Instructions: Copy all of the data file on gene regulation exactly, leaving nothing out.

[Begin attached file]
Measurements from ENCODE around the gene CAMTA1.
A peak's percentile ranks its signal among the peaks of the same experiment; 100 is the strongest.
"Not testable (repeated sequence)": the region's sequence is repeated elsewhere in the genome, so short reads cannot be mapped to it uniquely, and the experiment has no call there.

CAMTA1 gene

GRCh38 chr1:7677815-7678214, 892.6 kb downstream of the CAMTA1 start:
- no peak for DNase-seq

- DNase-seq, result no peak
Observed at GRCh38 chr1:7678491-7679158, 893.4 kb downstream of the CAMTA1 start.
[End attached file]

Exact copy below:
Measurements from ENCODE around the gene CAMTA1.
A peak's percentile ranks its signal among the peaks of the same experiment; 100 is the strongest.
"Not testable (repeated sequence)": the region's sequence is repeated elsewhere in the genome, so short reads cannot be mapped to it uniquely, and the experiment has no call there.

CAMTA1 gene

GRCh38 chr1:7677815-7678214, 892.6 kb downstream of the CAMTA1 start:
- no peak for DNase-seq

- DNase-seq, result no peak
Observed at GRCh38 chr1:7678491-7679158, 893.4 kb downstream of the CAMTA1 start.